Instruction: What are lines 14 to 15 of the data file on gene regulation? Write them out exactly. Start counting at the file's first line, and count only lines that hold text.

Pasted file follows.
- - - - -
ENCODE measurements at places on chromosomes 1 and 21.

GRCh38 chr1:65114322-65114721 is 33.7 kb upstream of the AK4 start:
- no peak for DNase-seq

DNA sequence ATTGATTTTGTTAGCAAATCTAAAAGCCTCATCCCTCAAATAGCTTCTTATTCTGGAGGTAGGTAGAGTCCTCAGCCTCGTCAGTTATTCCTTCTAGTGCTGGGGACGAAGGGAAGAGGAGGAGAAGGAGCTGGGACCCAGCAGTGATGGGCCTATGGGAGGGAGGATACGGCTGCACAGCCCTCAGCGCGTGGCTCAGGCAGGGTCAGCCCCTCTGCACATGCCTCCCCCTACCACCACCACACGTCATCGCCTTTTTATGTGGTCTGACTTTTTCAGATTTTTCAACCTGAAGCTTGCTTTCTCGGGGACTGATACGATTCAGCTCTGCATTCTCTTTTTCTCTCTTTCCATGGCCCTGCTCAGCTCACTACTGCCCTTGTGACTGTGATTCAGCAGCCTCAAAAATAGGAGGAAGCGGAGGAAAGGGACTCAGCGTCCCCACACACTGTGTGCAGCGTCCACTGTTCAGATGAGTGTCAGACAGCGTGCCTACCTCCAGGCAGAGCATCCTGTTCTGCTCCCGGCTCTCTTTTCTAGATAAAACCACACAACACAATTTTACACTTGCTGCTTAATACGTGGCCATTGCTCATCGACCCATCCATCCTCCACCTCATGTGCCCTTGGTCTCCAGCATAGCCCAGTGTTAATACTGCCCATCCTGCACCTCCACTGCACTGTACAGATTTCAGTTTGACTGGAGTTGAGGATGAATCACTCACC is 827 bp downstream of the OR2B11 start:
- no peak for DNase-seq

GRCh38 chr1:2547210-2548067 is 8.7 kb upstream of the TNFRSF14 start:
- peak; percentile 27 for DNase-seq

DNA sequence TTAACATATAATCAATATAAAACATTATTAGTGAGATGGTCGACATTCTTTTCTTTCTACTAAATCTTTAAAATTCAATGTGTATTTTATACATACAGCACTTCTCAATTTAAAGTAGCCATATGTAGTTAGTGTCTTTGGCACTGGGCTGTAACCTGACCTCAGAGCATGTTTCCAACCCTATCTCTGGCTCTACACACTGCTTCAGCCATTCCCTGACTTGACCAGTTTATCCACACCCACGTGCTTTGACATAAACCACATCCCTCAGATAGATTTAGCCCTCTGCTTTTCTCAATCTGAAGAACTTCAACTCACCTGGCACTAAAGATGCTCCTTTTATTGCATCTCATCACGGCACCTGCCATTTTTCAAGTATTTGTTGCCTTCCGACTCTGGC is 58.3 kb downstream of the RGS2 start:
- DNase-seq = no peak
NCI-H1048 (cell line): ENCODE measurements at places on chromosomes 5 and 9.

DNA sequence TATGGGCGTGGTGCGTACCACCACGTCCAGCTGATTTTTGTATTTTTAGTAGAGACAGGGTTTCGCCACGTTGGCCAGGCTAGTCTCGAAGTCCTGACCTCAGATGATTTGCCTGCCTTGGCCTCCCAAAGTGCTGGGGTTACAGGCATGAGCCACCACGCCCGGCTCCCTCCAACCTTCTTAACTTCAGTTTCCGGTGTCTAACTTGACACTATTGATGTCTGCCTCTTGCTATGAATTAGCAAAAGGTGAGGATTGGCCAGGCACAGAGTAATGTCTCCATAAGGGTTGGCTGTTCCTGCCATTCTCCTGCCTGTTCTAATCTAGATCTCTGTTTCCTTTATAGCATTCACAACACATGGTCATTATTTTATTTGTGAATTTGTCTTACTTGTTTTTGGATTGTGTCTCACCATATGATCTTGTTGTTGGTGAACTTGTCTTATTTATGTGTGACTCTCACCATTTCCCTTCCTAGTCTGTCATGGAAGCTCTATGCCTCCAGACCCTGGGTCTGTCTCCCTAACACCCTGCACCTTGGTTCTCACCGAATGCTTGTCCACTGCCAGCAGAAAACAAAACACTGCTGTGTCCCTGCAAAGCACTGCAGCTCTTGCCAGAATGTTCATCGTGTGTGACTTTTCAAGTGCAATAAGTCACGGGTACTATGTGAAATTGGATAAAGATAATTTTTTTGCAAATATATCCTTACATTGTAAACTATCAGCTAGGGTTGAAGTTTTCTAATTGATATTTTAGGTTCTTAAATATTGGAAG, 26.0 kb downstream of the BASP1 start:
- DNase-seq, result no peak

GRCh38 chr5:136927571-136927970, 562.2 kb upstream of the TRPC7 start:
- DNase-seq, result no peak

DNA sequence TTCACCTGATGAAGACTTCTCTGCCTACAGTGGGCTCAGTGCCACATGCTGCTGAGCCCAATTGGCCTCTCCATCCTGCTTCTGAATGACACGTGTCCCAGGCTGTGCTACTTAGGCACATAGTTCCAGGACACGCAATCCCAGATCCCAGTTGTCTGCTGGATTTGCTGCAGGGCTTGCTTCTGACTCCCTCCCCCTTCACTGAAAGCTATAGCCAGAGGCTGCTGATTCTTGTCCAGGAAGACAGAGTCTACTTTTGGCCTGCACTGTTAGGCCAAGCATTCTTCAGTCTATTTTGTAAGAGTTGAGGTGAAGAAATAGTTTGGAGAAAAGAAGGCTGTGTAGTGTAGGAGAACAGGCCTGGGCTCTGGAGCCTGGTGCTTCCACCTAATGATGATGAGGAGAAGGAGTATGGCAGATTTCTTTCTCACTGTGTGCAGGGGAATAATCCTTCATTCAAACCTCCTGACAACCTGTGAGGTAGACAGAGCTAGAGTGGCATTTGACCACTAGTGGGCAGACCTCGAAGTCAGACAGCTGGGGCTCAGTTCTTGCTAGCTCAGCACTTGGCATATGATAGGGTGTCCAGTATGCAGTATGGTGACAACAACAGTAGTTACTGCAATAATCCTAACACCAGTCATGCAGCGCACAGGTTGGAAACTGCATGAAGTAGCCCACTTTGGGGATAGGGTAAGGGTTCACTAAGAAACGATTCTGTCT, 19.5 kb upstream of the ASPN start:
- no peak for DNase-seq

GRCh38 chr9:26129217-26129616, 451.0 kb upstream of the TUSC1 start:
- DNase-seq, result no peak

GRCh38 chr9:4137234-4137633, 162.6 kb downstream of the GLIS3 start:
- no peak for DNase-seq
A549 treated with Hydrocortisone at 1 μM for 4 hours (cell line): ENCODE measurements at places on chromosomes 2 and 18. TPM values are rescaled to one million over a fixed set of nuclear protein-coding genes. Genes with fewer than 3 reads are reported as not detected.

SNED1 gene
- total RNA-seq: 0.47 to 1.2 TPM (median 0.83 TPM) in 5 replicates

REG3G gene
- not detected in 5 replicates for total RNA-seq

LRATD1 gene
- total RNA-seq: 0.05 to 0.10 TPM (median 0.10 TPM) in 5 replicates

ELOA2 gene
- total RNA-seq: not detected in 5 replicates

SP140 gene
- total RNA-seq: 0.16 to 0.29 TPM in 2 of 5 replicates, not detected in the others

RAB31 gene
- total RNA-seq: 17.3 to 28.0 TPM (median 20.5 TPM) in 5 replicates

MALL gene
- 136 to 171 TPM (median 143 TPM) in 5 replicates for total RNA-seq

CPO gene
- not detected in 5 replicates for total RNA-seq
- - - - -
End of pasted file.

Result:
- DNase-seq, result no peak

DNA sequence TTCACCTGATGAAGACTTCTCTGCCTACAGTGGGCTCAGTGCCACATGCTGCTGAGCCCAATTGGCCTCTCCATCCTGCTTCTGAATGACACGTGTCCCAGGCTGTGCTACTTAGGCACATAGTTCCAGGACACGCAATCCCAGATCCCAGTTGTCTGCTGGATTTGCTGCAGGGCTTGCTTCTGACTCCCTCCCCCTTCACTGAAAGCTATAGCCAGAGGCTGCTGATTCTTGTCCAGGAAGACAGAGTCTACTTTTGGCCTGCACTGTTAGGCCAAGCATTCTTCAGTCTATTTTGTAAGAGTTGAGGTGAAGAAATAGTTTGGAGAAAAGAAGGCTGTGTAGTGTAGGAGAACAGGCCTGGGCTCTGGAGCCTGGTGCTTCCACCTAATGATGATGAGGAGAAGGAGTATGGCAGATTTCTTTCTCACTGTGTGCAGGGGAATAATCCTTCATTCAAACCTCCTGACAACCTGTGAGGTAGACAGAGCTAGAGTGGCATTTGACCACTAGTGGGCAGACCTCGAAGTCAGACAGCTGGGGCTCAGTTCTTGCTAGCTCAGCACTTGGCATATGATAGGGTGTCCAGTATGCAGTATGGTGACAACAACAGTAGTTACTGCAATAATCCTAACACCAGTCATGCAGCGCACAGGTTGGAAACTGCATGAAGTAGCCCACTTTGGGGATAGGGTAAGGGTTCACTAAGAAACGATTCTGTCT, 19.5 kb upstream of the ASPN start: